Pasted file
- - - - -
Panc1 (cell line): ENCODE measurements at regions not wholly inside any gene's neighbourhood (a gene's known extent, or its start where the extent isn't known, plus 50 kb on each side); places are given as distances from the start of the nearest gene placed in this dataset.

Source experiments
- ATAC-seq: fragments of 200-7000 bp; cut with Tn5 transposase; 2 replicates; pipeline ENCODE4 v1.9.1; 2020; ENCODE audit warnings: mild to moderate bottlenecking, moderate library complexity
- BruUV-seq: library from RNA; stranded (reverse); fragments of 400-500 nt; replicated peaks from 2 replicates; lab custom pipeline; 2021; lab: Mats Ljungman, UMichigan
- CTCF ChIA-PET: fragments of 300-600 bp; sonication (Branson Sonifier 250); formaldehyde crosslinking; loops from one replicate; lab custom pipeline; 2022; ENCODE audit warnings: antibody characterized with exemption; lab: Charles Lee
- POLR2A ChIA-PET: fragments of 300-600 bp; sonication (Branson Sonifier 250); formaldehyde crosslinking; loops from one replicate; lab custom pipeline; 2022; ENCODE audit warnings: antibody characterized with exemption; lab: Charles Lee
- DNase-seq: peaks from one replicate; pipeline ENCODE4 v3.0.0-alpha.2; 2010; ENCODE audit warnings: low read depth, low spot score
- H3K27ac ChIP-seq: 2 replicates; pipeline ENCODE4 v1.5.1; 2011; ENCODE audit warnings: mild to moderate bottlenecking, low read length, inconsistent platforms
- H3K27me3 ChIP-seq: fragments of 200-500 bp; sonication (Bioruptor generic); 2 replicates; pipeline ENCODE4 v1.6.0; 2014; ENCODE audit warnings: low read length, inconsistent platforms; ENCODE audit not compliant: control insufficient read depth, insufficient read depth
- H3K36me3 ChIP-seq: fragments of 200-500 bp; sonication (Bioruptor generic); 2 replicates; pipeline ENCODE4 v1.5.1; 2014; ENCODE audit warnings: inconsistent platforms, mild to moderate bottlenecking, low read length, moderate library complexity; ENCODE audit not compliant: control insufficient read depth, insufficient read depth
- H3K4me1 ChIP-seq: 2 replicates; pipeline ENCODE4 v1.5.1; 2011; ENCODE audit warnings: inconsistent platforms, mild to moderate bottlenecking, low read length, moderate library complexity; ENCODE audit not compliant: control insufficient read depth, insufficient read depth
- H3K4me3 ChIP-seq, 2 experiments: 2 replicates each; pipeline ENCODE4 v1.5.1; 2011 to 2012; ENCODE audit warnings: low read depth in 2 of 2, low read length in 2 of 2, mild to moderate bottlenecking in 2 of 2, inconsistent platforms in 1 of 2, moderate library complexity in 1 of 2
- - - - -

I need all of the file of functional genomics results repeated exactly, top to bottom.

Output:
Panc1 (cell line): ENCODE measurements at regions not wholly inside any gene's neighbourhood (a gene's known extent, or its start where the extent isn't known, plus 50 kb on each side); places are given as distances from the start of the nearest gene placed in this dataset.

Source experiments
- ATAC-seq: fragments of 200-7000 bp; cut with Tn5 transposase; 2 replicates; pipeline ENCODE4 v1.9.1; 2020; ENCODE audit warnings: mild to moderate bottlenecking, moderate library complexity
- BruUV-seq: library from RNA; stranded (reverse); fragments of 400-500 nt; replicated peaks from 2 replicates; lab custom pipeline; 2021; lab: Mats Ljungman, UMichigan
- CTCF ChIA-PET: fragments of 300-600 bp; sonication (Branson Sonifier 250); formaldehyde crosslinking; loops from one replicate; lab custom pipeline; 2022; ENCODE audit warnings: antibody characterized with exemption; lab: Charles Lee
- POLR2A ChIA-PET: fragments of 300-600 bp; sonication (Branson Sonifier 250); formaldehyde crosslinking; loops from one replicate; lab custom pipeline; 2022; ENCODE audit warnings: antibody characterized with exemption; lab: Charles Lee
- DNase-seq: peaks from one replicate; pipeline ENCODE4 v3.0.0-alpha.2; 2010; ENCODE audit warnings: low read depth, low spot score
- H3K27ac ChIP-seq: 2 replicates; pipeline ENCODE4 v1.5.1; 2011; ENCODE audit warnings: mild to moderate bottlenecking, low read length, inconsistent platforms
- H3K27me3 ChIP-seq: fragments of 200-500 bp; sonication (Bioruptor generic); 2 replicates; pipeline ENCODE4 v1.6.0; 2014; ENCODE audit warnings: low read length, inconsistent platforms; ENCODE audit not compliant: control insufficient read depth, insufficient read depth
- H3K36me3 ChIP-seq: fragments of 200-500 bp; sonication (Bioruptor generic); 2 replicates; pipeline ENCODE4 v1.5.1; 2014; ENCODE audit warnings: inconsistent platforms, mild to moderate bottlenecking, low read length, moderate library complexity; ENCODE audit not compliant: control insufficient read depth, insufficient read depth
- H3K4me1 ChIP-seq: 2 replicates; pipeline ENCODE4 v1.5.1; 2011; ENCODE audit warnings: inconsistent platforms, mild to moderate bottlenecking, low read length, moderate library complexity; ENCODE audit not compliant: control insufficient read depth, insufficient read depth
- H3K4me3 ChIP-seq, 2 experiments: 2 replicates each; pipeline ENCODE4 v1.5.1; 2011 to 2012; ENCODE audit warnings: low read depth in 2 of 2, low read length in 2 of 2, mild to moderate bottlenecking in 2 of 2, inconsistent platforms in 1 of 2, moderate library complexity in 1 of 2